Wood Energy Technology Transfer Inc. (WETT Inc.) is a non-profit training and education association managed by a volunteer Board of Directors elected by holders of valid WETT certificates. Through its administrative designate, WETT Inc. functions as the national registrar of the WETT program. Through professional training and public education, WETT Inc. promotes the safe and effective use of wood burning systems in Canada.
A certificate holder will not knowingly contravene any federal, provincial or municipal law, regulation or by-law relating to the sale, installation, inspection or maintenance of woodburning systems. Tests of individual advanced technology stoves show that they produce between 60 and 90 per cent less smoke than the old ‘airtights’. Most advanced stoves average between two and five grams of smoke per hour of use, whereas the old stoves emit as much as 40 grams per hour. In Libby, Montana, where 1130 old wood stoves were replaced by EPA certified models between 2005 and 2007, the average outdoor air pollution (from all sources) was reduced by 30 per cent and indoor air pollution by 70 per cent compared to previous years. All cities and towns with concerns about winter air pollution can achieve big improvements by promoting the use of only advanced technology wood heaters.
Like any other human endeavor, wood heating can be done badly or well. Firewood can be harvested poorly, burned dirty and its heat wasted. The harmful behavior of those who burn wood badly has led to continual attacks in the media on the whole idea of residential wood heating. The increasing public backlash and government response to wood smoke, particularly in urban areas, is of such concern to us here at woodheat.org that we created a new site called The Woodpile to serve as a place to discuss the future of wood heating. Please visit The Woodpile and give your views on the state of wood heating today.
There are no “new” sources of energy that are likely to prove viable. One of the newest energy sources is nuclear power, which has its own environmental problems and is controversial. Regardless of the energy source we choose for home heating, its use will have environmental impacts. The burning of oil and gas contributes to global warming, and their production is declining in many countries, meaning that their price is likely to go up as demand increases. While oil and gas don’t appear to pollute at the point of use, their exploration, production, refining and transportation cause severe environmental damage. Only a relatively small percentage of electricity is from renewables like hydroelectric dams, and even then there are environmental problems due to flooding large areas. Wind turbines will never produce enough electricity to be used widely for home heating.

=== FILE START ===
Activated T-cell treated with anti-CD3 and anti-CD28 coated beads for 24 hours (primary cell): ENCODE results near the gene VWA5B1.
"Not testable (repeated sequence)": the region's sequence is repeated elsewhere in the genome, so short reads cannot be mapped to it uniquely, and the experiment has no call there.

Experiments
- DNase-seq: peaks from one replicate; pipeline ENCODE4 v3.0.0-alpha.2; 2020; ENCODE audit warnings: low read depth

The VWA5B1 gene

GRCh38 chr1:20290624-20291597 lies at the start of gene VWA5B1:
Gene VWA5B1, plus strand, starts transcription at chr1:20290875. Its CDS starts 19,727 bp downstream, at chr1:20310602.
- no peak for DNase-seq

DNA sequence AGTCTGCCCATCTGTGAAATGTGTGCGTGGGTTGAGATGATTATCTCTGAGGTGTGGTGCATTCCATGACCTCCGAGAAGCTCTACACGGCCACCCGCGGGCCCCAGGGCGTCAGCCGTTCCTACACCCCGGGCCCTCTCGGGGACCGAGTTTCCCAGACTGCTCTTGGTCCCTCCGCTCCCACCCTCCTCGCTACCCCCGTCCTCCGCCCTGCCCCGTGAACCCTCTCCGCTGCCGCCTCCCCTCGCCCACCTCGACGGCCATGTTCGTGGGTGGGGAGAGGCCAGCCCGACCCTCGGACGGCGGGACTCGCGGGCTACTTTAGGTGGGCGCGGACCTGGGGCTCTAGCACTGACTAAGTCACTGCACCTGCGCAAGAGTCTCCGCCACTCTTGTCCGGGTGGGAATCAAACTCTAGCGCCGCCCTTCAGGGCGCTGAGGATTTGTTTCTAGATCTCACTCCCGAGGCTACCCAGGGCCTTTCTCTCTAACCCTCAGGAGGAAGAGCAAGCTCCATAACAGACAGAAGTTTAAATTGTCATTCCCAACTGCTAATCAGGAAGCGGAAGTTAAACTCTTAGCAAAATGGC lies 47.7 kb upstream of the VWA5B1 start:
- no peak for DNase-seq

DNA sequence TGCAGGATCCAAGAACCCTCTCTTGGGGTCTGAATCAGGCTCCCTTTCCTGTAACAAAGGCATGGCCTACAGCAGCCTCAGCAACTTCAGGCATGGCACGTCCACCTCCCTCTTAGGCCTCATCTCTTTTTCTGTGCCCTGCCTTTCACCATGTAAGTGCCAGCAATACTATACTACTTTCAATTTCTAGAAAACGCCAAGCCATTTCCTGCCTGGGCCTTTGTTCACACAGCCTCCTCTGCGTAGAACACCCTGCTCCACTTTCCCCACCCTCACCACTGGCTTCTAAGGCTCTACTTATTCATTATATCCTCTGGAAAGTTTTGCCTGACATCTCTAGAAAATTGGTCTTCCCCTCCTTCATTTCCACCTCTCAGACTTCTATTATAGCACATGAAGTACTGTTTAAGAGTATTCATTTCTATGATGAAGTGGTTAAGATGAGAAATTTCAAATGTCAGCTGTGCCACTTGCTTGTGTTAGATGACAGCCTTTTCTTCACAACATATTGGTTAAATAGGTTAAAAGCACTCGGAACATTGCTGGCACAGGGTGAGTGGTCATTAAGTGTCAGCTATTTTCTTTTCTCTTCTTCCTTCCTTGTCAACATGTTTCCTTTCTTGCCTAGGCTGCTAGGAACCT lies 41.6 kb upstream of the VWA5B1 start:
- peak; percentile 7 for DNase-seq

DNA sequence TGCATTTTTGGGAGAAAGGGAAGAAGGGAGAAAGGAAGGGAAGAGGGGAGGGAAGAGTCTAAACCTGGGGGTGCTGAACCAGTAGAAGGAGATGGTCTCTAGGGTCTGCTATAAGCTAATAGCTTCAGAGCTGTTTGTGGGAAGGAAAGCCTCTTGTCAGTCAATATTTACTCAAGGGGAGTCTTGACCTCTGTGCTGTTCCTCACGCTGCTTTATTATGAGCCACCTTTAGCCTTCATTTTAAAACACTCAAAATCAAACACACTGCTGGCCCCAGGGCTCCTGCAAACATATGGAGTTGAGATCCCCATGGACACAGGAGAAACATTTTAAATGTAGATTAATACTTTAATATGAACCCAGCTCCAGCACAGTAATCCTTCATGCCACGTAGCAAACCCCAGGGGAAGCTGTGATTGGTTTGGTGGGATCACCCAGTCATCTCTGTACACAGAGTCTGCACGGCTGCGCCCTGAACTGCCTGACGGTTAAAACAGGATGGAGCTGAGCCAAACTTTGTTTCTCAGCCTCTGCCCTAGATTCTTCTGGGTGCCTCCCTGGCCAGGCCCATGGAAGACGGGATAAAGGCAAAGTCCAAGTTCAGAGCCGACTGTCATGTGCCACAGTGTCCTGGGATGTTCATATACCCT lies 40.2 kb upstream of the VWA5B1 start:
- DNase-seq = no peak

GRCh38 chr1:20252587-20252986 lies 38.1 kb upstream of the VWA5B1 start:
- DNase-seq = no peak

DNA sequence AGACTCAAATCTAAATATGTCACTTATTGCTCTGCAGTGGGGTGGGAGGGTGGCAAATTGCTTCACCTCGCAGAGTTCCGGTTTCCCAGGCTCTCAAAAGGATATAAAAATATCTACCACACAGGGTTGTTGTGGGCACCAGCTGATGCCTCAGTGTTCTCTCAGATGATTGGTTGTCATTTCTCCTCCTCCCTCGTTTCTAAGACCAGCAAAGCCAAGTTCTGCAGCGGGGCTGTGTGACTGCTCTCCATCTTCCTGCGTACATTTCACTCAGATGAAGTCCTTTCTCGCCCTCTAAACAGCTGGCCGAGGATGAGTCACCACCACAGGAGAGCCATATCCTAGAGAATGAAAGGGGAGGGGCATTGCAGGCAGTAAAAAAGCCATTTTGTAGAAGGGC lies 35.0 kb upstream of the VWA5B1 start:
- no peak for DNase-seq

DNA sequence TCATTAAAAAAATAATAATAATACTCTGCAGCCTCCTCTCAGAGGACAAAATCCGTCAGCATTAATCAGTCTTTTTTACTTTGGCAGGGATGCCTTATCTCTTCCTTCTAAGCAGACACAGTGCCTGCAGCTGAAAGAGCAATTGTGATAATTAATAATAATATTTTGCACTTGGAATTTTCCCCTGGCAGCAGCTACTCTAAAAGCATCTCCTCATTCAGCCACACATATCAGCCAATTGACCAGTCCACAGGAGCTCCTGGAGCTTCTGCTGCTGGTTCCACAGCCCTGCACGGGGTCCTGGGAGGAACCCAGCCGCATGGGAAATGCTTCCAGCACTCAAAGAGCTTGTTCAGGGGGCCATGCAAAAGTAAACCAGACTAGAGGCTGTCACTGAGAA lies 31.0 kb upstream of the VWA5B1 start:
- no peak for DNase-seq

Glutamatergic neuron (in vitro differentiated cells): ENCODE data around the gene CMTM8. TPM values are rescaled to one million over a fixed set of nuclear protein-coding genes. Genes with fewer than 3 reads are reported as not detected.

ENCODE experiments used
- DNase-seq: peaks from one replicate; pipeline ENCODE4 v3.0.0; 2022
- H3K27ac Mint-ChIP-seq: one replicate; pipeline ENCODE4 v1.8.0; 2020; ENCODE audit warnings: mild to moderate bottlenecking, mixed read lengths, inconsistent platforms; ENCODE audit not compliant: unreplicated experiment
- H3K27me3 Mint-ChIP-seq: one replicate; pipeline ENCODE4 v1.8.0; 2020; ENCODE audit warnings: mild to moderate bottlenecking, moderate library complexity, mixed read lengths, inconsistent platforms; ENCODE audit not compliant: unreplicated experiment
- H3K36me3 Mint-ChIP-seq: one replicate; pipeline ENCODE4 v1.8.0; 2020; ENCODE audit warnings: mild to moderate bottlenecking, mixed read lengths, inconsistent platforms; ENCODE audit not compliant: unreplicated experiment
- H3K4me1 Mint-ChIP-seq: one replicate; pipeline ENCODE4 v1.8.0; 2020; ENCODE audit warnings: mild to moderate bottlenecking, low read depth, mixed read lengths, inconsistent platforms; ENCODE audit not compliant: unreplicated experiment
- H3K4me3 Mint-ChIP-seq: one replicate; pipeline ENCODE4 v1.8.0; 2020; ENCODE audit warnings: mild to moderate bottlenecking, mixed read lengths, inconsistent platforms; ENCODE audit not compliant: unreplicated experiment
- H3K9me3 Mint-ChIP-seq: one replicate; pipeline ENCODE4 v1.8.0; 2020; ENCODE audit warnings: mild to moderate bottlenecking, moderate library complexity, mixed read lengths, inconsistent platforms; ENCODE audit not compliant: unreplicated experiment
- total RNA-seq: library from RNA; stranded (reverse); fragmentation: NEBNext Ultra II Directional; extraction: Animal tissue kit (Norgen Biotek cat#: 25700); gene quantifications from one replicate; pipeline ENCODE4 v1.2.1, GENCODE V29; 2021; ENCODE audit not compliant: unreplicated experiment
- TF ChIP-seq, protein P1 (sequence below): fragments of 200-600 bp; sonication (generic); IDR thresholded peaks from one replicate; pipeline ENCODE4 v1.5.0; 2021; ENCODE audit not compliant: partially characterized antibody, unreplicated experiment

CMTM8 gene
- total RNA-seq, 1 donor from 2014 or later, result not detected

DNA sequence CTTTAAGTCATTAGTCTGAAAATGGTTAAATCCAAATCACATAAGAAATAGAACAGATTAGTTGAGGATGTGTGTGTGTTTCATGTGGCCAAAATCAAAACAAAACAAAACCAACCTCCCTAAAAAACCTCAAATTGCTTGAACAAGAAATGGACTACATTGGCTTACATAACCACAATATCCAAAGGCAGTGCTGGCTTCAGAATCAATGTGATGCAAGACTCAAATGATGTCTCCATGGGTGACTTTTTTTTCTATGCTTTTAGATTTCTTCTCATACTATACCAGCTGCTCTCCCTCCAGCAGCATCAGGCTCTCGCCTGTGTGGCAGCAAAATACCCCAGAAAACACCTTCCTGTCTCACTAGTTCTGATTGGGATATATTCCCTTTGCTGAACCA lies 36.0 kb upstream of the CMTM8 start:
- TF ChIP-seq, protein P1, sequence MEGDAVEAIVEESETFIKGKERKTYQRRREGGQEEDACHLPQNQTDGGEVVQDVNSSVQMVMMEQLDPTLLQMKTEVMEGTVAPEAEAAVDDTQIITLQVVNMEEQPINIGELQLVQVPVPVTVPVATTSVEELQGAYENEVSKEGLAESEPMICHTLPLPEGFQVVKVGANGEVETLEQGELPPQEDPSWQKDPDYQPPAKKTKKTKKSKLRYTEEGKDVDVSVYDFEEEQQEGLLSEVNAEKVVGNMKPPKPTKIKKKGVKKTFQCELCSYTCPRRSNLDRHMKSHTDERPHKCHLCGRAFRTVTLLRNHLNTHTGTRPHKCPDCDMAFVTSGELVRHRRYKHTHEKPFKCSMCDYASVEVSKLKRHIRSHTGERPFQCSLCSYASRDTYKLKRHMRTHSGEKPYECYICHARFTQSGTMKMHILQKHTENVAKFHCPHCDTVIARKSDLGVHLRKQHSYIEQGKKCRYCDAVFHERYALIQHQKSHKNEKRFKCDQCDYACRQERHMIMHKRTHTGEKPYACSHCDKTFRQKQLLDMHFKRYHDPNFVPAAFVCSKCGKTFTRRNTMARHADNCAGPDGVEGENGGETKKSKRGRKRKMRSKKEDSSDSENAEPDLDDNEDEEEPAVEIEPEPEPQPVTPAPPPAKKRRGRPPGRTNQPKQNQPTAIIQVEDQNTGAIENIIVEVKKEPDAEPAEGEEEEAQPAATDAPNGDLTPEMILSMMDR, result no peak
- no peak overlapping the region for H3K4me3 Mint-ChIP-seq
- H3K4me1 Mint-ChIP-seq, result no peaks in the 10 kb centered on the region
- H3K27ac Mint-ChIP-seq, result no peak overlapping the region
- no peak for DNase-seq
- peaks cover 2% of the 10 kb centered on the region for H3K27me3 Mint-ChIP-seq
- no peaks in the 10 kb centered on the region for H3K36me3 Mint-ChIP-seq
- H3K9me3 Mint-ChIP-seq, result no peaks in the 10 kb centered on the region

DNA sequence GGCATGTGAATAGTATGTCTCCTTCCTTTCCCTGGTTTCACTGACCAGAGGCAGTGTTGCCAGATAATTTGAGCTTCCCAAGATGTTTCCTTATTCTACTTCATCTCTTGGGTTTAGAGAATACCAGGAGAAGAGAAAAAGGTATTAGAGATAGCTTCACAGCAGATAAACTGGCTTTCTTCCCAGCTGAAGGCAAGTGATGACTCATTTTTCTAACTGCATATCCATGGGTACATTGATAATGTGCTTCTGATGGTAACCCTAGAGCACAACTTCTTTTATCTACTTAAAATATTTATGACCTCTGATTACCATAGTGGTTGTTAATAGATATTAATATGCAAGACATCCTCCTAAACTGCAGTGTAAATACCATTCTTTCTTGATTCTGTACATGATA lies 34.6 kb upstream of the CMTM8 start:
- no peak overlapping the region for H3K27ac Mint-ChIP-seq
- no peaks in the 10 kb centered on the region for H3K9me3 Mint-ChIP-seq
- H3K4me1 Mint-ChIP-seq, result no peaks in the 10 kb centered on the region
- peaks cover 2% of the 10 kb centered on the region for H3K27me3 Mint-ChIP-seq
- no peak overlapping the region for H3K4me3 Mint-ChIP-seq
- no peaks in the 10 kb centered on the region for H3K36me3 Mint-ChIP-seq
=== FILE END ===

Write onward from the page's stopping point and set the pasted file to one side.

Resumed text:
The US government’s regulation of wood stove emissions, starting in 1988, produced a technological revolution that changed wood heating forever. Wood stoves certified by the Environmental Protection Agency emit roughly 90 percent less smoke and deliver up to one-third higher efficiency compared to older conventional stoves like the so-called ‘airtights’ of the 1970s and 1980s. Advanced technology, EPA certified wood stoves certainly do burn much cleaner and are also more pleasant to use, but there is more to reduced smoke emissions than using better technology. There are really three aspects: advanced technology in the form of EPA certified heaters, good quality fuel that is dry enough and split to the right size, and user practices that can reduce wood smoke and boost efficiency.
All wood, regardless of species, has about the same energy content per pound. The different species vary mainly in density. Traditionally, the favored trees in central North America were oak and maple because they are very dense and produce long-lasting coals. But these are valuable trees and in many areas are not plentiful enough to burn. No problem, just use softer woods like birch or poplar (aspen) or any other tree that is readily available. By far the most important characteristic of any firewood is its moisture content. Keep in mind that people living in the coldest areas of North America have no hardwoods to burn and they get along just fine – their main firewood species are spruce and aspen. Ultimately, it is more important to have wood that is cut and split to the right size and properly dried than it is to get the hardest wood available.
The Barrie Home Inpector is a Certified WETT Inspector and provides services in Barrie, Alliston, Orillia, Midland, Penetang, Bradford, Newmarket, Innisfil, Tiny Beaches, Oro-Medonte, Springwater, Stayner, Wasaga Beach, Alcona Beach, Lagoon City, Brechin, Angus, New Lowell and many other communities in Simcoe County.
Want to find out more about WETT Inspections in Barrie and Area, then visit Roger Frost’s site on how to choose the bestWETT Certified Inspector for all your WETT Certification requirements in Barrie, Alliston or Orillia.